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Structural Heart Disease

Minimally invasive procedures like Transcatheter Aortic Valve Replacement (TAVR) offers heart patients the potential for less scarring, less blood loss, less pain, and a faster recovery.

Cardiac conditions relating to the heart valves, vessels, or walls are considered to be part of structural heart disease. While some structural heart conditions are congenital (present at birth), others may develop over time through wear and tear on the heart. They also may be caused by separate disease processes. Septal defects, valvular disease resulting in valve leakage or regurgitation, and aortic stenosis are examples of structural heart disease.

Surgical treatment is needed for structural heart disease. The latest cardiac innovations are minimally invasive procedures done in the cath lab. Minimally invasive surgery like TAVR (transcatheter aortic valve replacement) offers the potential for less scarring, less blood loss, less pain, and a faster recovery. More importantly, these groundbreaking cardiac procedures give hope to patients who are not able to have conventional open-heart surgery. 


Covenant Health was the first to bring TAVR to East Tennessee, and we continue to lead the region in TAVR cases. The first TAVR was performed at Parkwest Medical Center on June 6, 2012. Covenant Health has performed more than 750 TAVR procedures since that time. Our annual average of 70 cases per year is more than double the average of 30 cases per year at 223 other medical centers that participated in the PARTNER (Placement of Aortic Transcatheter) Valves Trial.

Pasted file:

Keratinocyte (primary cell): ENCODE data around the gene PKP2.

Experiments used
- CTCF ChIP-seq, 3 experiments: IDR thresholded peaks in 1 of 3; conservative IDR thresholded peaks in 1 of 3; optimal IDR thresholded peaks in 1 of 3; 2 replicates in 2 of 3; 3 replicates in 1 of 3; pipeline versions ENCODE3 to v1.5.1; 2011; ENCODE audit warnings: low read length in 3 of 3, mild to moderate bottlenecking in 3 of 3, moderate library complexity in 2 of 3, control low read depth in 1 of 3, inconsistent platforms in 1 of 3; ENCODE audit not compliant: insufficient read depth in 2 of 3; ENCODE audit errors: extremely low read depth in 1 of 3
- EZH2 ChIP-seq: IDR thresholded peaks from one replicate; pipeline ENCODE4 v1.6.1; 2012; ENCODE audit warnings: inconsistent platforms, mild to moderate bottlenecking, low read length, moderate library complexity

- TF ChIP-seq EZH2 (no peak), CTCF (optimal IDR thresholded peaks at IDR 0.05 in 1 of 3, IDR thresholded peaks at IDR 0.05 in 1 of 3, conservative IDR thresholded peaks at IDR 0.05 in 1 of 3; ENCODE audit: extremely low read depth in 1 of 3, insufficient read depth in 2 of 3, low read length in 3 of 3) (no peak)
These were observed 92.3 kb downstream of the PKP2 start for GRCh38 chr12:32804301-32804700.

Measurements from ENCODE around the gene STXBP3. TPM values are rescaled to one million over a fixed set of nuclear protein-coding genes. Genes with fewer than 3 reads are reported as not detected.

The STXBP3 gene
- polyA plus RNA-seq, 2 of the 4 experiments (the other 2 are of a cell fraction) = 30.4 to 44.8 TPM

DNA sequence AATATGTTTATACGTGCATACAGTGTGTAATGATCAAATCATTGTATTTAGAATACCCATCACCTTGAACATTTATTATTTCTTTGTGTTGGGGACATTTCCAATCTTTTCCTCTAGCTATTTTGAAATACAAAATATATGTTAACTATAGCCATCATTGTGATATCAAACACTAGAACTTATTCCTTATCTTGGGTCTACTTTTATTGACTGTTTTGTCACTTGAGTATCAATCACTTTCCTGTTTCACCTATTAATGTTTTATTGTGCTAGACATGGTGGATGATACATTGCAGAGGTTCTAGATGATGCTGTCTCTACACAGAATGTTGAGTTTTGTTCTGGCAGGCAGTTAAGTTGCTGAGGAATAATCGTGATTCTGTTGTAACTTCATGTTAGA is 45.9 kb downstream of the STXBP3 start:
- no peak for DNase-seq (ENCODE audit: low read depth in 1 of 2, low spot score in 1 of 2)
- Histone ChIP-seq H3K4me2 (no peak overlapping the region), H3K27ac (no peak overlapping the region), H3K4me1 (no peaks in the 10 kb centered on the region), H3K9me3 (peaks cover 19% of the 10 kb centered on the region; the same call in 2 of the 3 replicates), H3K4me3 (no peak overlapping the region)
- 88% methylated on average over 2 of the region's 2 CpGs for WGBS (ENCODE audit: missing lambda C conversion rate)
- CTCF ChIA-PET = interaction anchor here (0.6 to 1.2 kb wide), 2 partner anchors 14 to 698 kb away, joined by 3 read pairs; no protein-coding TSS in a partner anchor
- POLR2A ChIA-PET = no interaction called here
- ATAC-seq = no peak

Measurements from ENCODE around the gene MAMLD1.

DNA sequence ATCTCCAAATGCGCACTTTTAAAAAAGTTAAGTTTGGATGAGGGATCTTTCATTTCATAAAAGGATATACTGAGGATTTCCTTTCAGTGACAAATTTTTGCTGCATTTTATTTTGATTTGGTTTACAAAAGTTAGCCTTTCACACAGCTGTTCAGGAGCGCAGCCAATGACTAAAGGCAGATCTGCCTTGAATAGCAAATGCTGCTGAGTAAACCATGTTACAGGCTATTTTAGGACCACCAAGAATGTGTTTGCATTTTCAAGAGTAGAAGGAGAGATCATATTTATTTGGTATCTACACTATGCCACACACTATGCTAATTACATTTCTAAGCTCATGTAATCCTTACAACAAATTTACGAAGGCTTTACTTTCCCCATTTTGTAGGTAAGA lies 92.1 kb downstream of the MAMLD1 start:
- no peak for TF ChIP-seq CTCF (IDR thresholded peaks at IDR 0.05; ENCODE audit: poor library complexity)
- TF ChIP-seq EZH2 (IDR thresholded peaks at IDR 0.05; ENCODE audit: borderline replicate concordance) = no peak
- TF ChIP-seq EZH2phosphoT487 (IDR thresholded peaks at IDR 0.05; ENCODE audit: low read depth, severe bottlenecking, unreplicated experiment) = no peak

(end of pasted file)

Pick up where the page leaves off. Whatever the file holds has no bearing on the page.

The TAVR Team

The Covenant Health TAVR physician team is made up of cardiologists, cardiothoracic surgeons and anesthesiologists from Parkwest Medical Center, Fort Sanders Regional Medical Center and Methodist Medical Center. 

The TAVR team also includes nurses and technicians with specialized training and a nurse navigator who provides education, a plan of care, emotional support, and guidance through the TAVR experience. The navigator also acts as a liaison between the medical team and the patient and family.

Even the operating room used for TAVR procedures is multidisciplinary in design. A unique surgical room known as a hybrid operating room combines the resources of a cardiac catheterization lab and an operating room, including the imaging equipment needed for minimally invasive procedures. 

Who Should Have TAVR?

The ideal TAVR candidate:

  • Has symptoms typical of severe aortic stenosis (shortness of breath, syncope and, in some cases, evidence of congestive heart failure)
  • Has undergone a Transthoracic Echocardiogram (TTE), with a mean gradient > 40mmHg or jet velocity greater than 4.0m/s or initial aortic valve area of < 0.8 cm2
  • Has not been responsive to noninvasive treatments
  • Is unable to tolerate traditional (through-the-sternum) surgery